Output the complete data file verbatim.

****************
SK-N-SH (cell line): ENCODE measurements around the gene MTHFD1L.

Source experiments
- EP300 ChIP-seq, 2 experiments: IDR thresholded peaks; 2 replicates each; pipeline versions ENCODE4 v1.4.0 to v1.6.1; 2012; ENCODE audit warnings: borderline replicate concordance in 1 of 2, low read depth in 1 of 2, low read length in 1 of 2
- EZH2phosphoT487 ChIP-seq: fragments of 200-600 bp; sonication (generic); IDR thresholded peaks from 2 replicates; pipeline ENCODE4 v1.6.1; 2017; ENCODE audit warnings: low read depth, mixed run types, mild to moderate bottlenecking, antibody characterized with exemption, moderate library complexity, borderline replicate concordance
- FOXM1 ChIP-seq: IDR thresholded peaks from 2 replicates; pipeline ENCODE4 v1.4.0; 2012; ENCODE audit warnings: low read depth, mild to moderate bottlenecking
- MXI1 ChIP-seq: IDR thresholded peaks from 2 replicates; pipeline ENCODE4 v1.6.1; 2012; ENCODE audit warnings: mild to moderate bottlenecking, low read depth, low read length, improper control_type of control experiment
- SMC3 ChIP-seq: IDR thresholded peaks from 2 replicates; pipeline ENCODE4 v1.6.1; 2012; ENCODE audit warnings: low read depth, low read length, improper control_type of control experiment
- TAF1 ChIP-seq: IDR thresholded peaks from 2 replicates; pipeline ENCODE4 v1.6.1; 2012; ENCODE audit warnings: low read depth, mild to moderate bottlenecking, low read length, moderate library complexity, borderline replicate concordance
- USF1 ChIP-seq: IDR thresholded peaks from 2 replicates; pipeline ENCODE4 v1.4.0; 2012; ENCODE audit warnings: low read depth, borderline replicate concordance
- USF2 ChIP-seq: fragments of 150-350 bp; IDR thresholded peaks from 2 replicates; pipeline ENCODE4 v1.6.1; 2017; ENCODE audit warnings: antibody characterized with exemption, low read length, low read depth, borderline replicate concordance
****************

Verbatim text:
SK-N-SH (cell line): ENCODE measurements around the gene MTHFD1L.

Source experiments
- EP300 ChIP-seq, 2 experiments: IDR thresholded peaks; 2 replicates each; pipeline versions ENCODE4 v1.4.0 to v1.6.1; 2012; ENCODE audit warnings: borderline replicate concordance in 1 of 2, low read depth in 1 of 2, low read length in 1 of 2
- EZH2phosphoT487 ChIP-seq: fragments of 200-600 bp; sonication (generic); IDR thresholded peaks from 2 replicates; pipeline ENCODE4 v1.6.1; 2017; ENCODE audit warnings: low read depth, mixed run types, mild to moderate bottlenecking, antibody characterized with exemption, moderate library complexity, borderline replicate concordance
- FOXM1 ChIP-seq: IDR thresholded peaks from 2 replicates; pipeline ENCODE4 v1.4.0; 2012; ENCODE audit warnings: low read depth, mild to moderate bottlenecking
- MXI1 ChIP-seq: IDR thresholded peaks from 2 replicates; pipeline ENCODE4 v1.6.1; 2012; ENCODE audit warnings: mild to moderate bottlenecking, low read depth, low read length, improper control_type of control experiment
- SMC3 ChIP-seq: IDR thresholded peaks from 2 replicates; pipeline ENCODE4 v1.6.1; 2012; ENCODE audit warnings: low read depth, low read length, improper control_type of control experiment
- TAF1 ChIP-seq: IDR thresholded peaks from 2 replicates; pipeline ENCODE4 v1.6.1; 2012; ENCODE audit warnings: low read depth, mild to moderate bottlenecking, low read length, moderate library complexity, borderline replicate concordance
- USF1 ChIP-seq: IDR thresholded peaks from 2 replicates; pipeline ENCODE4 v1.4.0; 2012; ENCODE audit warnings: low read depth, borderline replicate concordance
- USF2 ChIP-seq: fragments of 150-350 bp; IDR thresholded peaks from 2 replicates; pipeline ENCODE4 v1.6.1; 2017; ENCODE audit warnings: antibody characterized with exemption, low read length, low read depth, borderline replicate concordance